From the September-October 2014 issue of News & Letters
The People’s Climate March will be hitting the streets of New York on Sept. 21. It will precede the Sept. 23 Climate Summit called by the UN supposedly to “mobilize action and ambition on climate change.” The march will call for “a world with an economy that works for people and the planet; a world safe from the ravages of climate change; a world with good jobs, clean air and water, and healthy communities.”
Activists will also hold a Climate Convergence alternative summit. Recognizing that the UN process is captive to corporations and the governments that represent them, the convergence urges the movement to address root causes of global warming.
The official summit of government, “business, finance, civil society and local leaders” is a tacit reaction to the hollowness of 20 years of UN climate conferences. All participants agree that the 2015 Paris conference has “no chance” (in a U.S. climate negotiator’s words) of meeting the long-stated goal of limiting warming to 2°C (3.6°F). Now they are trying to manage expectations by telling us the question we should be asking is “Are all the major emitters participating?”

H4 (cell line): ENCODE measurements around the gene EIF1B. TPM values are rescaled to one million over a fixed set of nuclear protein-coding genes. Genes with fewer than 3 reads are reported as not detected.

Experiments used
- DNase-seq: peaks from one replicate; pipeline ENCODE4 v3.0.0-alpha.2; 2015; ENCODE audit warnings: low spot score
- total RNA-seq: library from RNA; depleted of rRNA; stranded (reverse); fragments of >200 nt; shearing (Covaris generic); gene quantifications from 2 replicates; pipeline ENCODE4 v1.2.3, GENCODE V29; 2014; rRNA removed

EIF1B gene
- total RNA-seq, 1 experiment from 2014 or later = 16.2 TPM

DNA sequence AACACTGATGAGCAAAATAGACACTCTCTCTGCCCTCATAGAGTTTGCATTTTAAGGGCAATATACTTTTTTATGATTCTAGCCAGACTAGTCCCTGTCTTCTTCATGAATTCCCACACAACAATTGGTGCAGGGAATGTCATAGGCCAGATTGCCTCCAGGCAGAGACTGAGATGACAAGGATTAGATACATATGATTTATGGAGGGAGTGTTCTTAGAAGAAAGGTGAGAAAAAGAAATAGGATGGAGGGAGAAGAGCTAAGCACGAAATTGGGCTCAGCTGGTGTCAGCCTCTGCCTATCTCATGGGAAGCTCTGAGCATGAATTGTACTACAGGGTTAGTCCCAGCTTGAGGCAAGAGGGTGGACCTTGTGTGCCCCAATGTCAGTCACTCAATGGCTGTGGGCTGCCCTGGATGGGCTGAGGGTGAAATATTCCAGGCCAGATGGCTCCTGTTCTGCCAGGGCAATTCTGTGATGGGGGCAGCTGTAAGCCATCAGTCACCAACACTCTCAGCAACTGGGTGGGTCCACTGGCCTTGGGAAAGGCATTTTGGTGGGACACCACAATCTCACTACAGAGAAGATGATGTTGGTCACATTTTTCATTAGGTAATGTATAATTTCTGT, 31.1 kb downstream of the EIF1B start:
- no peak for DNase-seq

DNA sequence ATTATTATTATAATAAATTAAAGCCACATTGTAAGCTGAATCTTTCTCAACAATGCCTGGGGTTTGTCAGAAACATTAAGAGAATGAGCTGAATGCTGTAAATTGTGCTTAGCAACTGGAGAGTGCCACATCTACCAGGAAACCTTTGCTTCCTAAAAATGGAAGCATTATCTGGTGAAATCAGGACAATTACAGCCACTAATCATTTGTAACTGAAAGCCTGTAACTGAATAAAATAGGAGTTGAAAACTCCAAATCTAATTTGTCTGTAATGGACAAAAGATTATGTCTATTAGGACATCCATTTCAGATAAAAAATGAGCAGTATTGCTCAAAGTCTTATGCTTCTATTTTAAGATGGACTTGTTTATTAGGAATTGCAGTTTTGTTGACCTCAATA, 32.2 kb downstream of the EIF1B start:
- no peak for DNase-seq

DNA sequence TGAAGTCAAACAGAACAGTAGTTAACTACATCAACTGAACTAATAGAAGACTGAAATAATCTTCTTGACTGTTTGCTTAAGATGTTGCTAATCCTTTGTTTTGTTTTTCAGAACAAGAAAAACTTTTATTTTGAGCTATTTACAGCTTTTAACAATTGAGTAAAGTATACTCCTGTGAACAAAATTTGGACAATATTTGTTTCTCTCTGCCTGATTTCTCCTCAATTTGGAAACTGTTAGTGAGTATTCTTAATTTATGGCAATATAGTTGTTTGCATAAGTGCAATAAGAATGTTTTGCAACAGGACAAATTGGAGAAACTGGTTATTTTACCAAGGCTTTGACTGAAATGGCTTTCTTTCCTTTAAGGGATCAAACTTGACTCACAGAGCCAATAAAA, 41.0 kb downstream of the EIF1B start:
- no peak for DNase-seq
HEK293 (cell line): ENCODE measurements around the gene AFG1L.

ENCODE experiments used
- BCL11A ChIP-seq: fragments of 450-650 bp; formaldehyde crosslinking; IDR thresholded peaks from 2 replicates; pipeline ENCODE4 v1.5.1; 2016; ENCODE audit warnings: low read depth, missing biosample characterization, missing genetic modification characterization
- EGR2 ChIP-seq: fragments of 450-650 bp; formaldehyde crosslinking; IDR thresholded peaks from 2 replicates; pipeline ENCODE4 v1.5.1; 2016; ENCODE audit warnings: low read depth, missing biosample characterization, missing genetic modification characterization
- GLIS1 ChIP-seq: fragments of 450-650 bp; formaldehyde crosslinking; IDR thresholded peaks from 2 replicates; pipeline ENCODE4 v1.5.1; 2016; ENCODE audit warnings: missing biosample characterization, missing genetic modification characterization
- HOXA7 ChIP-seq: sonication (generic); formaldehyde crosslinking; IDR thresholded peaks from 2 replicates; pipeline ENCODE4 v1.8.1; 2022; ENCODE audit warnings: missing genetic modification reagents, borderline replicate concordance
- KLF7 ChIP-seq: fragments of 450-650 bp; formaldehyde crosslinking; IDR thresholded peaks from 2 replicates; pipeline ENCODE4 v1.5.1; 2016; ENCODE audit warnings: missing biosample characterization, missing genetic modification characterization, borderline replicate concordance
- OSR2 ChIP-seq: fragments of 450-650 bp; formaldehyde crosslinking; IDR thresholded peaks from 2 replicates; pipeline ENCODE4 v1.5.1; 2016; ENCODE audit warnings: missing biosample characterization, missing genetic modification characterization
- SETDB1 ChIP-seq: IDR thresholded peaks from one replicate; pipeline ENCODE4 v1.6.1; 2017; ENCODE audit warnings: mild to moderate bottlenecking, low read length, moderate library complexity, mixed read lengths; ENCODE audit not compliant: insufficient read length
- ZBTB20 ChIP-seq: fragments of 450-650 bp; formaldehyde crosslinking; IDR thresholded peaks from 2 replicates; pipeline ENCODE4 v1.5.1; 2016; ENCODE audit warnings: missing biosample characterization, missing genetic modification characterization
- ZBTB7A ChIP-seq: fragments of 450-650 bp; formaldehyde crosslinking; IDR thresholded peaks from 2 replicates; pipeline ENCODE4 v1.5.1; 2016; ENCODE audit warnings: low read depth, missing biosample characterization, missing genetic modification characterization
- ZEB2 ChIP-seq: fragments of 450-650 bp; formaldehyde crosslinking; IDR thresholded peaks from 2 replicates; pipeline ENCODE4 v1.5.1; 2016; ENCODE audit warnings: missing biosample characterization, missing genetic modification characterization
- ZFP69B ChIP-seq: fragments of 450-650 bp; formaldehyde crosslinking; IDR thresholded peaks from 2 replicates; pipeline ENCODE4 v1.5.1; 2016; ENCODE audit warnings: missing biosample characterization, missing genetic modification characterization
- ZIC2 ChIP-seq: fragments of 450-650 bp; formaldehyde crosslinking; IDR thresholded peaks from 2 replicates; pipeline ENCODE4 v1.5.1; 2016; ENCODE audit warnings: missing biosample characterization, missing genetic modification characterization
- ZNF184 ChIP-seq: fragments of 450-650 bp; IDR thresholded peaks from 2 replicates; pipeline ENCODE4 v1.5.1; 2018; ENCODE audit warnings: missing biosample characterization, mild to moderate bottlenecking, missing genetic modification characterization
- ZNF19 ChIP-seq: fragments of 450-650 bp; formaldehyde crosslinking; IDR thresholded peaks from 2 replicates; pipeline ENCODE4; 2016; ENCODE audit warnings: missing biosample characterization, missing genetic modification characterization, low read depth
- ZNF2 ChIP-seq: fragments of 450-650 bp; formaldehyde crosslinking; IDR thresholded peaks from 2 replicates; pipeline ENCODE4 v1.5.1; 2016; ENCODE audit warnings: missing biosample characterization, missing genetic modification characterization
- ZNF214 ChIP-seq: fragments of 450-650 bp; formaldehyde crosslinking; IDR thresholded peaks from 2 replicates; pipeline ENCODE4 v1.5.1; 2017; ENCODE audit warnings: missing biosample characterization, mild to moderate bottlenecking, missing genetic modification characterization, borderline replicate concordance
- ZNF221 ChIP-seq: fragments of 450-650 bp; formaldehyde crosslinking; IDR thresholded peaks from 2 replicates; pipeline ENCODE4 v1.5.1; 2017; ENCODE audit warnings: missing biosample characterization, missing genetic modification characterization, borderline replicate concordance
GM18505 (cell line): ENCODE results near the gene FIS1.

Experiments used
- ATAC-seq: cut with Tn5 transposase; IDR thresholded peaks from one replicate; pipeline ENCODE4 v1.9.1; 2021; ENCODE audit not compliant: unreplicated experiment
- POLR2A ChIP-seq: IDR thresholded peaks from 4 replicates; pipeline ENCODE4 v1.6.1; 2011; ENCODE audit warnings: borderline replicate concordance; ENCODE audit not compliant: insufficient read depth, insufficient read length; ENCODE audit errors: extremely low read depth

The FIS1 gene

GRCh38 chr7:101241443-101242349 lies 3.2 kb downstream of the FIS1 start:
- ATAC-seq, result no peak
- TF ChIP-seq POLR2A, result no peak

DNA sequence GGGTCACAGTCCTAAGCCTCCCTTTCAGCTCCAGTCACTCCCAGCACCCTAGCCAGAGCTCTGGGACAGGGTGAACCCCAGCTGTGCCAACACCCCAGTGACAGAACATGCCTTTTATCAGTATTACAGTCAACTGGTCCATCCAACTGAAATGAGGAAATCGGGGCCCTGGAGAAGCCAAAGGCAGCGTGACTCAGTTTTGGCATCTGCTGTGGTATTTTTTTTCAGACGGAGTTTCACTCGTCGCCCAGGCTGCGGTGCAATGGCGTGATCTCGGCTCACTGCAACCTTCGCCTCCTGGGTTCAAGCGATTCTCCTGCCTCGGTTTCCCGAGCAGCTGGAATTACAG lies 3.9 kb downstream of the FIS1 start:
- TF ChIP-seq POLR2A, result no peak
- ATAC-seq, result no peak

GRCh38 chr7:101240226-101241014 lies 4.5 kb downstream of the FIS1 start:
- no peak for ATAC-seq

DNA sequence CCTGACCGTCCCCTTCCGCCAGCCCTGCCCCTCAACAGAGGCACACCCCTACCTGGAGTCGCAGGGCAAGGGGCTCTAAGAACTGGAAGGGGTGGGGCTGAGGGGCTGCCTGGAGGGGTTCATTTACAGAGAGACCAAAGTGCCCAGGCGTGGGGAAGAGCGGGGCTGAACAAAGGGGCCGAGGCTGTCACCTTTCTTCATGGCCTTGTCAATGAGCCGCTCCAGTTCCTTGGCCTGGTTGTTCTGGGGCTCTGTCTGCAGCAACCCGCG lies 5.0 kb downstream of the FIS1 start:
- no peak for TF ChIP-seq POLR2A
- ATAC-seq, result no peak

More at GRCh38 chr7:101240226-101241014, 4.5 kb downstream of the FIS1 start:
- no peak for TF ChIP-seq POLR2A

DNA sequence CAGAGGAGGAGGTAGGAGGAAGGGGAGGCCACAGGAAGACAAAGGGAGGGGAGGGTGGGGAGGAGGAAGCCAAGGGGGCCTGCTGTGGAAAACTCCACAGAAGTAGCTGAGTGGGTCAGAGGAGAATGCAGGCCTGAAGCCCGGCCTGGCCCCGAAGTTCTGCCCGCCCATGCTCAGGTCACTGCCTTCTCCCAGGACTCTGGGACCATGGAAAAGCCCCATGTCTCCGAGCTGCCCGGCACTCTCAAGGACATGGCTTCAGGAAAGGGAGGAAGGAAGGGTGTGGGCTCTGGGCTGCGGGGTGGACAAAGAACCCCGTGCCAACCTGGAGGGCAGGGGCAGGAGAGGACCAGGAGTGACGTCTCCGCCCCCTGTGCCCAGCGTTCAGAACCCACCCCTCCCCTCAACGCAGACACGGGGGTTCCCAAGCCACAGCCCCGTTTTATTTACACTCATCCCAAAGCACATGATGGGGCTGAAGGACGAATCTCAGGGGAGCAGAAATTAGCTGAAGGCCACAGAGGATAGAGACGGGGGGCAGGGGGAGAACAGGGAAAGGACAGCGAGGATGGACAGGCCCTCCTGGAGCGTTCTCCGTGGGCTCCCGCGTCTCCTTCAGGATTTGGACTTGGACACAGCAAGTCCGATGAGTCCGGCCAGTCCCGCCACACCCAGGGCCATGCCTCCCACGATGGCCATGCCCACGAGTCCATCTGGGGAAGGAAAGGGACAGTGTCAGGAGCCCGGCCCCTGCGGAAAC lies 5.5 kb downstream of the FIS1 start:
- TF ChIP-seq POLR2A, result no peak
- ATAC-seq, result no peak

How the emissions-control programs of the “major emitters” work tells all. This year, Kenyan police burned 1,000 more homes of the Sengwer, an Indigenous forest people, continuing a seven-year genocidal campaign. In countries like Kenya, Indigenous people are accused of degrading forest and driven out, then the state replaces forest with plantations, applying for carbon offset credits for its “reforestation.” Profiting by adding emissions in the name of decreasing them!
How many times do the powers that be have to prove their bankruptcy before no one takes them seriously? The momentum of globalized capitalism is going to drag humanity down with it unless we can toss it out and build a society on new human foundations.